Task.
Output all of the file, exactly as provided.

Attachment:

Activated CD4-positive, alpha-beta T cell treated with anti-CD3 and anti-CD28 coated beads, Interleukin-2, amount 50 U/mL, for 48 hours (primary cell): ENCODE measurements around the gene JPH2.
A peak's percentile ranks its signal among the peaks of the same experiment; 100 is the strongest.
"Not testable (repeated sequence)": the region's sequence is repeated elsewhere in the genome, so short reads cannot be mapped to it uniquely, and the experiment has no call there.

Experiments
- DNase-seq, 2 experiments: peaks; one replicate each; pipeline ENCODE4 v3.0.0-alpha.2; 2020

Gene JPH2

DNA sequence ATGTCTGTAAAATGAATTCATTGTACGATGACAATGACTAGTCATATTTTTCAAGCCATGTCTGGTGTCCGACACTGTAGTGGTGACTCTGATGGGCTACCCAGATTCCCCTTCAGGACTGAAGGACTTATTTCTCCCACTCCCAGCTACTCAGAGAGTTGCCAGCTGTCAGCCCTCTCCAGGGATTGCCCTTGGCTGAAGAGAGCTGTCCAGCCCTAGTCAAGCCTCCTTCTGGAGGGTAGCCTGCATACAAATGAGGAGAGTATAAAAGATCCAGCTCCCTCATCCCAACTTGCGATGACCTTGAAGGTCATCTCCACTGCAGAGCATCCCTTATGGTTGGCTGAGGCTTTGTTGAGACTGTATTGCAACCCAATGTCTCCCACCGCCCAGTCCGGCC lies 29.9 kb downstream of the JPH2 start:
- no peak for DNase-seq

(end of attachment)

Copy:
Activated CD4-positive, alpha-beta T cell treated with anti-CD3 and anti-CD28 coated beads, Interleukin-2, amount 50 U/mL, for 48 hours (primary cell): ENCODE measurements around the gene JPH2.
A peak's percentile ranks its signal among the peaks of the same experiment; 100 is the strongest.
"Not testable (repeated sequence)": the region's sequence is repeated elsewhere in the genome, so short reads cannot be mapped to it uniquely, and the experiment has no call there.

Experiments
- DNase-seq, 2 experiments: peaks; one replicate each; pipeline ENCODE4 v3.0.0-alpha.2; 2020

Gene JPH2

DNA sequence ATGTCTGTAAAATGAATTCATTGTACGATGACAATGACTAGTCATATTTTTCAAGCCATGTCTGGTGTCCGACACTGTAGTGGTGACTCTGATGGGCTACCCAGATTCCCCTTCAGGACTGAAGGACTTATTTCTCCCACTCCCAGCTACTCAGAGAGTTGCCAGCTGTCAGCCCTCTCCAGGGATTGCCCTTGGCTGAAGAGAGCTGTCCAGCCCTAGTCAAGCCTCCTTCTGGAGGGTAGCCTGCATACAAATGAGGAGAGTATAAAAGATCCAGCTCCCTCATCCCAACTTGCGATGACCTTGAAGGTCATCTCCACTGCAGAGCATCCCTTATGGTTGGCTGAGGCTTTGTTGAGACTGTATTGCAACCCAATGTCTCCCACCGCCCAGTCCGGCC lies 29.9 kb downstream of the JPH2 start:
- no peak for DNase-seq